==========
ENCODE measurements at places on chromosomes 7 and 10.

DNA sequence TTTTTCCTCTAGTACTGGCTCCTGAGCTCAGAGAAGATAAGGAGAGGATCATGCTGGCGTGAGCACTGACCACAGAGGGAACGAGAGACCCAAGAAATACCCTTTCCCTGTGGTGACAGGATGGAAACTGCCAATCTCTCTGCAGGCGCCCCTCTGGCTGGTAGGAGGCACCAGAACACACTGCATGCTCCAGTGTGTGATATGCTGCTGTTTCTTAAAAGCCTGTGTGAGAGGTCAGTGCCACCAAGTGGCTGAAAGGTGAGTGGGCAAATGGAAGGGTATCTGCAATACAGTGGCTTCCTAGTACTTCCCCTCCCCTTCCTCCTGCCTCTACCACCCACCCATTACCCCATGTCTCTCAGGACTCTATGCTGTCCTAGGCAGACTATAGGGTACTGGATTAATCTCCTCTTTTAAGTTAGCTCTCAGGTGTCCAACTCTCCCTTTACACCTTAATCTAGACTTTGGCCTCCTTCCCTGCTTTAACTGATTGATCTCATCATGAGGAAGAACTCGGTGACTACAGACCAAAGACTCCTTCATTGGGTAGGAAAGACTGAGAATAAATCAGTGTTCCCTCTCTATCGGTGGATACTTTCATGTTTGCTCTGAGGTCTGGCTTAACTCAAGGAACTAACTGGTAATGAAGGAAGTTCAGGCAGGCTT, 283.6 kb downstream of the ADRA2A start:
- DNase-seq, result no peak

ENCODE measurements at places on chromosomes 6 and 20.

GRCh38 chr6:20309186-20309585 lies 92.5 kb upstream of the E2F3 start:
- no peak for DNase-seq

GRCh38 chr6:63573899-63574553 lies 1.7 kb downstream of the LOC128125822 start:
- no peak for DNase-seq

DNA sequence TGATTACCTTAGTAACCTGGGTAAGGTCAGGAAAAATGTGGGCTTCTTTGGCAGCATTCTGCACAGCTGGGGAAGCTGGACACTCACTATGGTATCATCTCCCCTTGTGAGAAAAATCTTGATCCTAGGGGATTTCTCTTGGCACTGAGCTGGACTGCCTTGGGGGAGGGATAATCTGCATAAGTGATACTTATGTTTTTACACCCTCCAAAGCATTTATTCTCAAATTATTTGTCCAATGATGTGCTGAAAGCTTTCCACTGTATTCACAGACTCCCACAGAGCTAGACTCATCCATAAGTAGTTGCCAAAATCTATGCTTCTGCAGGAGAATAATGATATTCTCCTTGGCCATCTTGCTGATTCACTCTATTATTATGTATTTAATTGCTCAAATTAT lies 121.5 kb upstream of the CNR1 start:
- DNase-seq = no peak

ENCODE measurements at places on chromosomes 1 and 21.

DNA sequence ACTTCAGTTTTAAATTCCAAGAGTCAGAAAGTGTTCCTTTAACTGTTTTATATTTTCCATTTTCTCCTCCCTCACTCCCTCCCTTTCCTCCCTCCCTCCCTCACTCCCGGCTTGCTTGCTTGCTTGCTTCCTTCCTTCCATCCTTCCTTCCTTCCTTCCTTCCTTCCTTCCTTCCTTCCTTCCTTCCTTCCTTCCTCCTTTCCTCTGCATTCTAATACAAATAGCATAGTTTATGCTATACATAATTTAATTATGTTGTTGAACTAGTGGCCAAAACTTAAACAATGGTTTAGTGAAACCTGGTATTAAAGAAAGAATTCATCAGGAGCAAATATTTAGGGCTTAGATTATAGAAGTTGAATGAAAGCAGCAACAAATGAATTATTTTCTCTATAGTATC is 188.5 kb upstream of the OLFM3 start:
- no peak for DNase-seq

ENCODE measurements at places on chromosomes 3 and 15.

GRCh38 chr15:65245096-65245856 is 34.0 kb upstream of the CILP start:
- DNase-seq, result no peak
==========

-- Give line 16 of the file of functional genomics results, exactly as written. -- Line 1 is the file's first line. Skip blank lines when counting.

- DNase-seq, result no peak